TJ's Marine Construction LLC

B-402227: Jan 7, 2010

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TJ's Marine Construction LLC of Belhaven, North Carolina, protests the rejection of its bid by the U.S. Army Corps of Engineers (USACE) under invitation for bids (IFB) No. W912HN-09-B-0020 for the replacement of breakwaters at Belhaven Harbor in North Carolina. USACE rejected TJ's Marine's bid because the protester's bid bond contained a copy of the surety agent's signature.

We deny the protest.

B-402227, TJ's Marine Construction LLC, January 7, 2010

Decision

Matter of: TJ's Marine Construction LLC

File: B-402227

Date: January 7, 2010

Tobin J. Tetterton for the protester.
M. Brooke Lamson, Esq., U.S. Army Corps of Engineers, for the agency.
Pedro E. Briones, Esq., and Guy R. Pietrovito, Esq., Office of the General Counsel, GAO, participated in the preparation of the decision.

DIGEST

Where an invitation for bids required the submission of a bid guarantee, agency properly rejected protester's bid as nonresponsive where protester's bid bond contained a copy of the surety agent's signature.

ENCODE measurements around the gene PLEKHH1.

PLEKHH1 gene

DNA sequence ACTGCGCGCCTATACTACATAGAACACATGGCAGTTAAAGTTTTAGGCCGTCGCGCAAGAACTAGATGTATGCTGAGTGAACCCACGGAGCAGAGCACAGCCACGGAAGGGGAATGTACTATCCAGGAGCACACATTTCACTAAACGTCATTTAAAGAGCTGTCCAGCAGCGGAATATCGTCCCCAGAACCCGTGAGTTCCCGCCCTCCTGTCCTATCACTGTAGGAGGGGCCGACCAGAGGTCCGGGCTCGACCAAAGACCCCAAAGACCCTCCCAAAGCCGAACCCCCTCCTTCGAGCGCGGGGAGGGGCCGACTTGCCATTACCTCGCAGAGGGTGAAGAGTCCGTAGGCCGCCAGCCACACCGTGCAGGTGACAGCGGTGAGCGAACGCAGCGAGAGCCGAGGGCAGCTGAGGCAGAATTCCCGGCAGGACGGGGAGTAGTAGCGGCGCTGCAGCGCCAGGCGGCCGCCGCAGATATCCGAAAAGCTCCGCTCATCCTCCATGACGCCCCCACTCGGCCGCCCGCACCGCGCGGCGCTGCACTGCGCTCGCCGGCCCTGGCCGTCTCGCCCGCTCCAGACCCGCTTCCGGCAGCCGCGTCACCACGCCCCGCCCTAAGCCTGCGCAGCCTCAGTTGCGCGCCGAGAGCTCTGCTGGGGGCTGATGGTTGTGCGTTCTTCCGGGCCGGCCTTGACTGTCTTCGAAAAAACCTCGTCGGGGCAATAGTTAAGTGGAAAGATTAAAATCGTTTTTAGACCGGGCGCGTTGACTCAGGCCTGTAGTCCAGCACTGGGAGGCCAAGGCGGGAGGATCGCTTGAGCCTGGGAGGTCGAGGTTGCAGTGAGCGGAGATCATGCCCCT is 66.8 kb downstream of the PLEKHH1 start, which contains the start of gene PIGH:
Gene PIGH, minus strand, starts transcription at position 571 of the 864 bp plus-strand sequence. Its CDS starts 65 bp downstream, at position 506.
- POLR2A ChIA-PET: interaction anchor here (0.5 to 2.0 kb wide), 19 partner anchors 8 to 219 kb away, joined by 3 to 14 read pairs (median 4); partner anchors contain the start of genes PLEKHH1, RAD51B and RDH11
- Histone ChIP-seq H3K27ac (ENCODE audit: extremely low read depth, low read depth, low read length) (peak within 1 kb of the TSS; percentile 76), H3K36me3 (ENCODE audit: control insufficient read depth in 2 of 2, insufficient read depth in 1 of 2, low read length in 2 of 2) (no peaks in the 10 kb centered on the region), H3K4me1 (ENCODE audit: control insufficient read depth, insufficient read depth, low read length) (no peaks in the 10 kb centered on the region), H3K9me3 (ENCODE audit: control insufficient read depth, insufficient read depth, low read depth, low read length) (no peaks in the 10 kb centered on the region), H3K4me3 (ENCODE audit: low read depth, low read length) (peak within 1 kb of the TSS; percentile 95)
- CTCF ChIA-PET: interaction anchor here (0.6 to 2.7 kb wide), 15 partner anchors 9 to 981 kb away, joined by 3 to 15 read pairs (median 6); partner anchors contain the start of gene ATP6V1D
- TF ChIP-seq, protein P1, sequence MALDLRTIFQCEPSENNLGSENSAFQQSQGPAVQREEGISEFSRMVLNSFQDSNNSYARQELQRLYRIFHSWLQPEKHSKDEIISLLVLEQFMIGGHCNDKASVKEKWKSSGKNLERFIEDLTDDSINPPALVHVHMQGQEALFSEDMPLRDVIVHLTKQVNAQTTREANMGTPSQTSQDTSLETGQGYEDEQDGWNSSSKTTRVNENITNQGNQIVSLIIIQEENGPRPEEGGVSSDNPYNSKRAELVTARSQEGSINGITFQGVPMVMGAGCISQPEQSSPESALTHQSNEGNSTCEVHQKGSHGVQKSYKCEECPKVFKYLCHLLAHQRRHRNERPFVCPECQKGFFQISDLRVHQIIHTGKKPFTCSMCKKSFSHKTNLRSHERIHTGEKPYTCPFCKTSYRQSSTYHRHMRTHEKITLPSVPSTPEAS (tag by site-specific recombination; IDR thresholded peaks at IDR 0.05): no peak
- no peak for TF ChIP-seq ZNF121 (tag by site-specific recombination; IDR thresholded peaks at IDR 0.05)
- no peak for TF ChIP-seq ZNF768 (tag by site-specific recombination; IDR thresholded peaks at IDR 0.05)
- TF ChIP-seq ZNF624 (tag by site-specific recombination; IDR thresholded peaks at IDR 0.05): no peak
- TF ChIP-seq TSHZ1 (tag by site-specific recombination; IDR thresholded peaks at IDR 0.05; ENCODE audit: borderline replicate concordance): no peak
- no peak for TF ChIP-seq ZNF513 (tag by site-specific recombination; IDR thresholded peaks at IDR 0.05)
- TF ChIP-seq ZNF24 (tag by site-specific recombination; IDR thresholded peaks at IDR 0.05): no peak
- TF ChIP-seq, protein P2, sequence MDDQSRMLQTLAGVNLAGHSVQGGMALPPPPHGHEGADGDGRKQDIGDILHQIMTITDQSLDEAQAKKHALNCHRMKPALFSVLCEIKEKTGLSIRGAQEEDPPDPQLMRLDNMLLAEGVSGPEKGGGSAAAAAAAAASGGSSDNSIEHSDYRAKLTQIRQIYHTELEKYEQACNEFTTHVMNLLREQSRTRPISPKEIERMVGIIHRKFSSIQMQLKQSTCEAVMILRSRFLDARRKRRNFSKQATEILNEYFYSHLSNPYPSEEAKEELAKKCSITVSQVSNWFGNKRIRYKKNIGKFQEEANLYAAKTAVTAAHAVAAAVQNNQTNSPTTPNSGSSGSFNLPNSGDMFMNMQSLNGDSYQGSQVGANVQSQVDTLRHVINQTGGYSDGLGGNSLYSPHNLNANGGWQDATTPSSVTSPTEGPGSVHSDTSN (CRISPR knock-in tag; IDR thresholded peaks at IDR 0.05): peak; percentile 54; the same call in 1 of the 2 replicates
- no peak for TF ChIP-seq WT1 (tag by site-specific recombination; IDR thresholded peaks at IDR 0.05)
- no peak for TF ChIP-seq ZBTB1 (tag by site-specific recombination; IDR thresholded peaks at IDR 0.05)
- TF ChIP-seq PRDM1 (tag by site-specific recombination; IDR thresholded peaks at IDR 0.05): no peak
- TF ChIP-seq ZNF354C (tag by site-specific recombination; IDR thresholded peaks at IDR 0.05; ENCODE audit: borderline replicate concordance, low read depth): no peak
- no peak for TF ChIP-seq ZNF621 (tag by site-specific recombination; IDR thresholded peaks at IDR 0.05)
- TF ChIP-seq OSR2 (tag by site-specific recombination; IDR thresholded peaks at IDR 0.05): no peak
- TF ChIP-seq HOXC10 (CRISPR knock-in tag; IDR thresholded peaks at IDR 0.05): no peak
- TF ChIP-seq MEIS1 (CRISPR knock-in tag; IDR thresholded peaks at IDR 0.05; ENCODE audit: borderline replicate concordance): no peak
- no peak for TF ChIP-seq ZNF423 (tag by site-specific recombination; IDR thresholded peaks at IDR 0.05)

DECISION

TJ's Marine Construction LLC of Belhaven, North Carolina, protests the rejection of its bid by the U.S. Army Corps of Engineers (USACE) under invitation for bids (IFB) No. W912HN-09-B-0020 for the replacement of breakwaters at Belhaven Harbor in North Carolina. USACE rejected TJ's Marine's bid because the protester's bid bond contained a copy of the surety agent's signature.

We deny the protest.

The IFB required bidders to submit a bid guarantee, or bid bond, in the amount of 20 percent of the bid price or $3,000,000, whichever was less. IFB at 19. Bidders were informed that an original and two copies of sealed bids were required, and the solicitation did not authorize submission of bids either electronically or by facsimile. Id. at 1, 12; Legal Memorandum at 2.

TJ's Marine, which submitted the apparent second low bid,[1] provided a bid bond that contained the original signature of the principal and a copy of the surety agent's signature. Agency Report (AR), Tab E, Protester's Bid Bond. The protester's bid bond also contained an illegible and barely visible outline of a seal in the space designated for the corporate seal on the form. The agency rejected the protester's bid as nonresponsive. Contracting Officer's Statement at 3. This protest followed.[2]